Since 1995, “The Shower of Stoles” project has been highlighting this very challenge. Many women and men, of all denominations, have experienced a definite call to enter the ordained ministry. Because of the official policies of their denomination, they have, in escence, been told, that God’s call was not really for them. They would not be encouraged to be a Christian minister because the basic nature of who they are is sinful.
The “Shower of Stoles” project, (Welcomingresources.org/sosp.htm), has received stoles that fully ordained ministers would wear or one that has been made for persons who have been rejected as ministers in their own church. Attached to each stole is a laminated card that tells the call story of each person whose painful rejection by the Church of Jesus Christ has had a profound effect on their life.
Unfortunately, the United Methodist Church, a global denomination with representative governance from many continents, has a long way to go to be more affirming of all God’s children. It’s denominational governing body, the General Conference, meets every four years. It will next meet in May, 2016, in Portland, Oregon.
Legislation will be introduced there that will encourage the United Methodist Church to remove all discrimitory language from the “Book of Discipline.” This would include such paragraphs that state, specifically, that LGBTQ persons may not become ordained ministers, at least, if they have been openly gay in the presence of a bishop or other church official who is required to report such a thing to others in authority. Many closeted LGBTQ persons have been ordained in order to be able to follow their strong call from God. The Church has been richly blessed by their gifts, but they have payed a very unfair price. They have had to remain in the closet, not free to introduce their lovers to their congregations or to publicly celebrate their marriage in their churches in states where that would be leagal.
On Saturday, May 2, Grace United Methodist Church and St. John’s United Methodist Church will host the opening of a “Shower of Stoles” display at Grace, 5407 North Charles Street at the corner of Northern Parkway. (Parking is available at the church.)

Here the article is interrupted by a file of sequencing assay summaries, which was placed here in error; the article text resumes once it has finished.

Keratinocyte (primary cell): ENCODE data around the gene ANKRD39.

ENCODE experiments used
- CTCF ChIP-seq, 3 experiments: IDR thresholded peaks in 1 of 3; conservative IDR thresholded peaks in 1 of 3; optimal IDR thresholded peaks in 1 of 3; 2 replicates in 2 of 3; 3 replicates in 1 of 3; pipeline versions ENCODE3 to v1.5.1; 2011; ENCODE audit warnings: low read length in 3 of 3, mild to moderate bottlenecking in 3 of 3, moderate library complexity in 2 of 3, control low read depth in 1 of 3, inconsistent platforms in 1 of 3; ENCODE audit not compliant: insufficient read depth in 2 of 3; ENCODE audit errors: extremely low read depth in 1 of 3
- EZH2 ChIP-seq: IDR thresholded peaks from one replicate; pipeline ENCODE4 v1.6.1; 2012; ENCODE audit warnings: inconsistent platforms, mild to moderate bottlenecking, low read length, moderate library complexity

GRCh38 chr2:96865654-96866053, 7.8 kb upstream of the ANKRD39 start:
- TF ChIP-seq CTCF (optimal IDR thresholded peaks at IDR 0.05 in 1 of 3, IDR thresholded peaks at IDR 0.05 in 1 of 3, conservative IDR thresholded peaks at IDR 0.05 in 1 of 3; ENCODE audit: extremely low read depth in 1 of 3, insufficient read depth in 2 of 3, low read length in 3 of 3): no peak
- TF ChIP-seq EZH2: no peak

The evening will begin at 6:30 p.m. with a free concert, open to the public, given by The New Wave Singers of Baltimore in the Church Sanctuary.
Following the concert all are invited to a reception in the room where 50 of the stoles in the collection will be on exhibit. A stole that was made for Rev. Frank Schaeffer, who lost his credentials as an ordained minister as a result of a Church trial for performing the wedding of his son to his gay partner, will be on display. After an appeal, Rev. Schaeffer has had his credentials restored.
The exhibit will be open to the public the following hours of each day through Sunday, May 10. Hosts from the Grace-St. John’s Cooperative Parish will be there to greet you.
Sunday, May 3 & 10, 9 a.m. to 1 p.m. Monday, Wednesday, & Friday 9 a.m. to 4 p.m. Tuesday & Thursday 3:30 p.m. to 7 p.m. Saturday, May 9, 1 p.m. to 4 p.m.
Both churches of the Grace-St. John’s Cooperative Parish are Reconciling Congregations which openly welcome and affirm LGBTQ persons. St. John’s has been welcoming in this way for approximately 28 years. Grace will celebrate its Fifth Reconciling Sunday on May 3 at the 10 a.m. worship service.
The pastors of the Grace-St. John’s Cooperative Parish are: Lead Pastor, Rev. Dr. Amy P. McCullough: Associate Pastor for Grace, Rev. James McSavany: Associate Pastor for St. John’s, Rev. Irance Reddix.
St. John’s is located at the corner St. Paul Streets and 27th Street, entrance on 27th Street.
For more information about the “Shower of Stoles” exhibit, call Grace UMC at 410-433-6650.